Aside from the rich history President McKinley bestowed upon Canton, there have been others that have played important roles in creating the history of our great nation. Canton was also called home to a former Supreme Court justice as well as to a previous United States (U.S.) ambassador to the United Nations.
Frank T. Bow
Frank Bow was born in Canton, February 20, 1901, and attended local public schools, University School in Cleveland and Culver Military Academy in Indiana. After graduating from Ohio Northern University, he did post graduate work at Columbia University.
Admitted to the bar, he served as Assistant Attorney General of Ohio from 1929 to 1932. He practiced law with Russell Ake in Canton from 1935 to 1950. He authored a plan for reorganizing the banks, a plan placed in operation after a bank holiday in 1934 and was named in 1935 Chairman of the Ohio State Bar Association on banks and banking.
He became news editor for WHBC in Canton and served as war correspondent during World War II in the Philippines. After serving as Counsel and Legislative Assistant to Senator Andrew Schoeppel in the 81st Congress, he was elected to Congress as a Republican and served the 16th District from 1951 to 1972. Identified as an ultra conservative crusader against budget deficits and federal spending increases he was appointed to the Republican minority Economy Task Force.
While a member of the House Appropriations Committee, he persuaded Budget Director, Maurice Stans, to make the Committee bipartisan and reduce international funding. He was famed for the Bow Report in which he reported on new financing and architectural design of Embassies. In 1962 he authored a medical care bill submitted to the House by New York Representative William Miller.
He was most proud of the Bow-Engle Bill to fund research on desalination of water. He was the author of the book, Independent Labor Organization and the Wagner Act published in 1940 to clarify for non-union members and for local independent unions their status after the Wagner Act.
Leroy John Contie, Jr.
Born in Canton on April 2, 1920, Leroy John Contie Jr., was a longtime Canton resident. After serving in the US Army from 1942-1946, Contie received his Juris Doctor from the University of Michigan Law School and was in private practice in Canton from 1948-1952, also serving as law director for the City of Canton from 1951-1960. He went back into private practice in Canton until 1969 and served as the judge of Stark County Court of Common Pleas 1969- 1971, at which time President Richard Nixon nominated him to the US District Court for the Northern District of Ohio. In 1982 President Ronald Reagan nominated Contie to the US Court of Appeals for the Sixth Circuit, a position he held until his death on May 11, 2001, in Cleveland.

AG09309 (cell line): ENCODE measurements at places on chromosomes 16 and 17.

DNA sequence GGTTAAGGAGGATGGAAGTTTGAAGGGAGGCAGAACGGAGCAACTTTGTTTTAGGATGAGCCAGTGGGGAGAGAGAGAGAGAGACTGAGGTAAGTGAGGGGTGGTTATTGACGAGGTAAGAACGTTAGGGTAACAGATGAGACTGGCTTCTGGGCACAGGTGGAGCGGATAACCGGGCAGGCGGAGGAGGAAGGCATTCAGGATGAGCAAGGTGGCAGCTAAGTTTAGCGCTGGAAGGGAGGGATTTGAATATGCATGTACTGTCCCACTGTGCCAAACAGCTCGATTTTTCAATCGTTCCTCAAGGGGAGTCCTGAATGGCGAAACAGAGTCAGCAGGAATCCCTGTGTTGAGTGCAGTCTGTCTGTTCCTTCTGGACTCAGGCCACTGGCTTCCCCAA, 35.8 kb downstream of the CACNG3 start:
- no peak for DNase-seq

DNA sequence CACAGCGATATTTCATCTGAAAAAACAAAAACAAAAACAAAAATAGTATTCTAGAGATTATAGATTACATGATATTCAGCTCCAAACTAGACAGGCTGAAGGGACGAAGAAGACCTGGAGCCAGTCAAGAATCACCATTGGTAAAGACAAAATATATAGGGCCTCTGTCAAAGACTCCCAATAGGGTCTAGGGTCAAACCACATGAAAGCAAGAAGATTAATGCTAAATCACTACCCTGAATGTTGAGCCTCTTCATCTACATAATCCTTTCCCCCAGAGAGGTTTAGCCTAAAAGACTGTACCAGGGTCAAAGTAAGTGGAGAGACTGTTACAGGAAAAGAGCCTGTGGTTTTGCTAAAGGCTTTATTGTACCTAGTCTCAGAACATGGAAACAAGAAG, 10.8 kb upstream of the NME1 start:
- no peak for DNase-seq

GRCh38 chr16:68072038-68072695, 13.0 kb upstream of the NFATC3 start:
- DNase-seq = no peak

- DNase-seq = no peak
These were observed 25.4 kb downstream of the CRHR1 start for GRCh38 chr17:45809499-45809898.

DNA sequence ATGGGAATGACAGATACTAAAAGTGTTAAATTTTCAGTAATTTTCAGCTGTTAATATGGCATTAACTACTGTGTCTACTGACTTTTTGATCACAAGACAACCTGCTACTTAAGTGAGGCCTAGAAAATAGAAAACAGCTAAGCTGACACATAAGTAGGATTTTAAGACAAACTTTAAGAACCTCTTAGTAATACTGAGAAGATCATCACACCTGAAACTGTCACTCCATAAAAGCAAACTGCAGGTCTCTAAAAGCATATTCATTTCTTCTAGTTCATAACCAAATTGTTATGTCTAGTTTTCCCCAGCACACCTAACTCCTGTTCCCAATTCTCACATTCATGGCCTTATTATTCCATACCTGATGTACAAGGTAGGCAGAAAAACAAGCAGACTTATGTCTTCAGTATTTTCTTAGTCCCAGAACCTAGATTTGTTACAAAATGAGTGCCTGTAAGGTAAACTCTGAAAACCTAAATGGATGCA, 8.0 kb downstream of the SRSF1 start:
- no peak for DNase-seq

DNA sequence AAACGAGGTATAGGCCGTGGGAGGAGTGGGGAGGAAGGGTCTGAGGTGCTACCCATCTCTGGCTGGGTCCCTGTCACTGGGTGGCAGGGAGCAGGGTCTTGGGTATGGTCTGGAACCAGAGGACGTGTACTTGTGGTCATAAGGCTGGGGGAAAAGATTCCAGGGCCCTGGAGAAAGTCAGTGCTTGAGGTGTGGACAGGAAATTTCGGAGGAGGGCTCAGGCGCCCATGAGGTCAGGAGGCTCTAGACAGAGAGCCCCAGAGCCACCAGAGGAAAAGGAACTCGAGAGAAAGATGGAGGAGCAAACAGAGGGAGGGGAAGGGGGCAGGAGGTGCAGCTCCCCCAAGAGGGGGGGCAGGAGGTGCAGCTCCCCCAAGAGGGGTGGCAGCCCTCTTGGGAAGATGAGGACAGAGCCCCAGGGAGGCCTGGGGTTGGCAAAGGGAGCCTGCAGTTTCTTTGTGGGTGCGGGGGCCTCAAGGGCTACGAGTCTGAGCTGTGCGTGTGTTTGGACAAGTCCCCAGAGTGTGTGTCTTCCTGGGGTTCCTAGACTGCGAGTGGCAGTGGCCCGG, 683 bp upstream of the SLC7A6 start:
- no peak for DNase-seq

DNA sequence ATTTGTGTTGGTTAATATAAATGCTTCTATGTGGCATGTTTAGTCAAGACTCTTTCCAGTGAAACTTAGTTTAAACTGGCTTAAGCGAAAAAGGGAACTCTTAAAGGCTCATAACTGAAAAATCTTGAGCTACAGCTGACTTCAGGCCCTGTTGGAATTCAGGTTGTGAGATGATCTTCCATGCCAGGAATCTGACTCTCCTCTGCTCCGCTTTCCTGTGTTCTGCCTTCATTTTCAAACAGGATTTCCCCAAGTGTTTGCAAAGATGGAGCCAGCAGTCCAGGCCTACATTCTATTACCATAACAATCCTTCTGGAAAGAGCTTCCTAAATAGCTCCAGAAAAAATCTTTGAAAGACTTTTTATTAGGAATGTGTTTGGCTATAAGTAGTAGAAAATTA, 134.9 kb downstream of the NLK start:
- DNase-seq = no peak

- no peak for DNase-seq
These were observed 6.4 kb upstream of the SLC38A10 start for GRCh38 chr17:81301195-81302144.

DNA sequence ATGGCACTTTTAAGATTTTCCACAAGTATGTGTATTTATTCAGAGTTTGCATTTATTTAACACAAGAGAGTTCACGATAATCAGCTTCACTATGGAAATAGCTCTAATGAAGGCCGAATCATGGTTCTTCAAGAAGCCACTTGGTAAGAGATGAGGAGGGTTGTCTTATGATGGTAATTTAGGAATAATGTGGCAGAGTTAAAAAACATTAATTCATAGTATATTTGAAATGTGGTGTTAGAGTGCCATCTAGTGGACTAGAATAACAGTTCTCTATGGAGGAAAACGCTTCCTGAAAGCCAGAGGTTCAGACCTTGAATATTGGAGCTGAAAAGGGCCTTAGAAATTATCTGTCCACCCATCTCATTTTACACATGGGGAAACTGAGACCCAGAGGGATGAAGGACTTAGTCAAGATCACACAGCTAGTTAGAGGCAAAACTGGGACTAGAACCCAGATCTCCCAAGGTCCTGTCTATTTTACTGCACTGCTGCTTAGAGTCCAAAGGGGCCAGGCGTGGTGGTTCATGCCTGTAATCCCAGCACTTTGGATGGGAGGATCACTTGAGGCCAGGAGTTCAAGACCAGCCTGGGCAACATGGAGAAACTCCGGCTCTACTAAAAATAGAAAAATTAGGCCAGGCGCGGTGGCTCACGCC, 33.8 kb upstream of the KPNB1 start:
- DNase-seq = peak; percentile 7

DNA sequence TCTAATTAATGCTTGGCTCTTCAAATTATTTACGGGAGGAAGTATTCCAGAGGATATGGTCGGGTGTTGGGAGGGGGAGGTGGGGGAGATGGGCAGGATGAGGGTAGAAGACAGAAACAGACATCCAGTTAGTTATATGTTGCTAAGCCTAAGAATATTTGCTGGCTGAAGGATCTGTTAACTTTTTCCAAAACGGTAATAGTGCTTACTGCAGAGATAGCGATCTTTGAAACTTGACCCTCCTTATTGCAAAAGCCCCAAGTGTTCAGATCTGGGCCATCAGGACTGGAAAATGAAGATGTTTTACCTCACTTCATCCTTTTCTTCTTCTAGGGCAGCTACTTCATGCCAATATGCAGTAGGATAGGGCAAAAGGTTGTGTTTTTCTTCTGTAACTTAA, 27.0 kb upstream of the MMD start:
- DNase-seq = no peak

Andrew W. Cordier
Andrew was born on a farm near Canton, and graduated as Valedictorian of his high school class in Hartville. In 1922 he graduated from Manchester College and earned a Ph.D. in Medieval History five years later at the University of Chicago. He continued studies at the Graduate Institute of International Studies in Switzerland in 1930 to 1931.
In 1931 he wrote European Union and the League of Nations. He helped draft the founding charter of the United Nations and served as Executive Assistant to the secretaries General, Trygve Lie and Dag Hammarskjold. He wrote the introduction to Arthur Samuel Lall's book, Modern International Negotiation. With Kenneth Maxwell he wrote Paths to World Order. He wrote numerous articles including, "The United Nations Bulwark of Freedom." With Wilder Foote he edited, The Quest for Peace, the Dag Hammerskjold Memorial Lecture Series, and volume 2 of the Public Papers of the secretaries General of the United Nations.
With Max Harrelson, he published Volume 6 of The Public Papers of the Secretaries-Genera of the United Nations. He was often called upon by the State Department to negotiate international crises. Having taught several years at Columbia University, he was asked to serve as interim President for two years, during which time he solved a crisis in student protest during the Vietnam War.
William R. Day
William R. Day was born on April 17, 1849, in Ravenna, Ohio. After receiving a Bachelor's Degree in 1870 at the University of Michigan and pursuing law studies, he returned to practice law with William Lynch in Canton, Ohio. Admitted to the Ohio Bar in 1872, he practiced law becoming one of the most respected lawyers in Northern Ohio.
A Friend of McKinley
He was a friend of William McKinley through those years, and in 1897 President McKinley, concerned about the failing health of Secretary of State Sherman, appointed Day Assistant Secretary of State. In May of 1898 President McKinley appointed Day Secretary of State. Day was responsible for negotiating the peace with Spain, and later the annexation of Hawaii. In 1899 he was appointed to the bench of the United States Circuit Court for the Sixth Judicial District. In 1903 he was appointed by President Teddy Roosevelt to the United States Supreme Court and remained there 13 years.